As one of the most beautiful buildings in the world, the Taj Mahal is designated as “the Jewel of Muslim Art in India”. The Taj Mahal tomb was built from a blend of Persian, Mongol and Islamic styles that includes a mosque and lovely gardens. The most interesting fact behind the reason for this magnificent building is a true love story. I suggest reading this book if you want to know more about the Taj Mahal’s history. It is a good read for ages 8 and up, as well as adults.

Recommended by: Ghada Rafati, Patron Services Clerk

Posted in: Youth Nonfiction


June 2021

The Gravity Tree: the True Story of a Tree That Inspired the World

by Anna Crowley Redding

A fascinating read about the tree that grew from a small seed into a tree that dropped the apple with Sir Isaac Newton sitting under it. And that is only the beginning. The tree has influenced other thinkers as well as ordinary people to potentially change the world. Seedlings have been transported all over the world and out of this world to the International Space Station. Over three hundred years later the tree still lives as do the inspired ideas brought on by it.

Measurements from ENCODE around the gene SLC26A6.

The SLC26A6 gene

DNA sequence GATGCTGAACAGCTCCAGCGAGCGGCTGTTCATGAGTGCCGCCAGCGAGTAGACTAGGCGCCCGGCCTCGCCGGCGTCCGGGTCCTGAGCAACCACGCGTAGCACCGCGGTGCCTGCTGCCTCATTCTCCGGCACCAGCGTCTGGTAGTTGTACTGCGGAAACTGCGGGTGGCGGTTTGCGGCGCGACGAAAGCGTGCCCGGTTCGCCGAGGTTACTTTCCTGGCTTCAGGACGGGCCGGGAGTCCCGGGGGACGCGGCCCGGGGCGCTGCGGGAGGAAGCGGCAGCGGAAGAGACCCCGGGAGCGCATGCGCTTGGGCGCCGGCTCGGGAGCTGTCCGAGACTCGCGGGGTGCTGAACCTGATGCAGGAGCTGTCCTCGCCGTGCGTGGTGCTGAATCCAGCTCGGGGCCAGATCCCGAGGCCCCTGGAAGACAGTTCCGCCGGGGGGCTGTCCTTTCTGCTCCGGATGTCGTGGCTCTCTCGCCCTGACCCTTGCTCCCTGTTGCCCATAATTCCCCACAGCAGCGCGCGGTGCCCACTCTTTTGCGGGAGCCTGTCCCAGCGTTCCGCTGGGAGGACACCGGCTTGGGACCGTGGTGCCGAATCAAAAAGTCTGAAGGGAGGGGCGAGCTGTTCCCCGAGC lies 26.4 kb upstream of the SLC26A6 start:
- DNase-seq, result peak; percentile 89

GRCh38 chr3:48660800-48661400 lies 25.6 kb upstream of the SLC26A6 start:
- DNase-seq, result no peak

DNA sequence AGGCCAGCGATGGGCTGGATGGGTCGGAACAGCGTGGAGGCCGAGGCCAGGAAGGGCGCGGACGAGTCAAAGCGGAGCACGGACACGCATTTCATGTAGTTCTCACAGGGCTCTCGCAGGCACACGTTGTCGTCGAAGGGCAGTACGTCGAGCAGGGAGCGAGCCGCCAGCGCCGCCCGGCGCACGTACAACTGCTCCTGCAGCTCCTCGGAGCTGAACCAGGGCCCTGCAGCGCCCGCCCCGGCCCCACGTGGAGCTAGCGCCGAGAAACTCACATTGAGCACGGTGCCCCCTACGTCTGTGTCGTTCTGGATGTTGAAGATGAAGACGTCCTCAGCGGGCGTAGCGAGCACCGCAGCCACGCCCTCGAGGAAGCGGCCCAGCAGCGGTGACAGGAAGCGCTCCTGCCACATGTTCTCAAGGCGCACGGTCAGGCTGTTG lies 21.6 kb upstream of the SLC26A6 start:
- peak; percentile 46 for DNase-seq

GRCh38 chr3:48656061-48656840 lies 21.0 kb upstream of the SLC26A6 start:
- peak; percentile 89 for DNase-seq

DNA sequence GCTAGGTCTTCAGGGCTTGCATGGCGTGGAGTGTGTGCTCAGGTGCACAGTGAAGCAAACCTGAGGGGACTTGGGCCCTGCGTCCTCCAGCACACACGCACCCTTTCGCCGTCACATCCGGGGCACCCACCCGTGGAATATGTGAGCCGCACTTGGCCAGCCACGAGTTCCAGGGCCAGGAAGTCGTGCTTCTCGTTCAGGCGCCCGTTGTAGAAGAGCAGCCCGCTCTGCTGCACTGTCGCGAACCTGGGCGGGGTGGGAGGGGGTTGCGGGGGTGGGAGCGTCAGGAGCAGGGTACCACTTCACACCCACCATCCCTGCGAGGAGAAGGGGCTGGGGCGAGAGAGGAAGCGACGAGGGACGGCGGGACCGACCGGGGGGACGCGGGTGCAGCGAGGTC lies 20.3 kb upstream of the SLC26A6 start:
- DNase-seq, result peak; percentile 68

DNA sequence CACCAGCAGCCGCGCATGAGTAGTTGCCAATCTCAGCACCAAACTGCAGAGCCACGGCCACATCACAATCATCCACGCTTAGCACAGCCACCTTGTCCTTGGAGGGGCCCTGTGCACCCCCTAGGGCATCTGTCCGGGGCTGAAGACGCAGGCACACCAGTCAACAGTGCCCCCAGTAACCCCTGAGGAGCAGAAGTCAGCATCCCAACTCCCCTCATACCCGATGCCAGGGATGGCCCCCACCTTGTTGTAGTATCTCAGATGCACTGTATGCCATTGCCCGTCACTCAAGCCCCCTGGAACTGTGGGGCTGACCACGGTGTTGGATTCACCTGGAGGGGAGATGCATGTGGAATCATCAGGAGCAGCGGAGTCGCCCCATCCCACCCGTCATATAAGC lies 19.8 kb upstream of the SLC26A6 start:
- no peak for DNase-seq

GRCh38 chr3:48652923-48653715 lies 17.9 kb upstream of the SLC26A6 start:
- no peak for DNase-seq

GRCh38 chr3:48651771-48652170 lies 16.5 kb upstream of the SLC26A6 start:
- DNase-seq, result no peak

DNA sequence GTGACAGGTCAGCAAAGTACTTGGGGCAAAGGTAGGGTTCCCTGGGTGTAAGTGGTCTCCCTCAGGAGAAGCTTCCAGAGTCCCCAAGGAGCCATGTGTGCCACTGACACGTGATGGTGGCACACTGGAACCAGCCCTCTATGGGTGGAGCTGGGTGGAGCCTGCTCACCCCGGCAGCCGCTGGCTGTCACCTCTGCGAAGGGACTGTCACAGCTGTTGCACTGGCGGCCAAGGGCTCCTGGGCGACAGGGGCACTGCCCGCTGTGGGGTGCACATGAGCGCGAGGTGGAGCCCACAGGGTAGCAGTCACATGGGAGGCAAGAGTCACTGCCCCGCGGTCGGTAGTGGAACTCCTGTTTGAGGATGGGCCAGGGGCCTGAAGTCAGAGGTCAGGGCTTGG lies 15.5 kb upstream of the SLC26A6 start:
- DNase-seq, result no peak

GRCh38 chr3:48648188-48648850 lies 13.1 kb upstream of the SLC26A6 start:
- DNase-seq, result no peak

Recommended by: Joan Stoiber, Youth Services Reference Librarian I

Posted in: Youth Nonfiction


May 2021

Animals!: Here We Grow

by Shelley Rotner

An engaging look at the beauty of transformation in nature for preschoolers and emerging readers. On this visual introduction to life cycles, children will learn the different stages of growth of diverse species. Up-close photographs are presented in large panels to depict animal development. The large and simple text introduces the concepts with appropriate terminology. Whether your child is an independent reader or you enjoy reading together, this one is a great pick for nature lovers and inquisitive minds.

Recommended by: Fanny Camargo, Youth Services Reference Librarian I

Posted in: Youth Nonfiction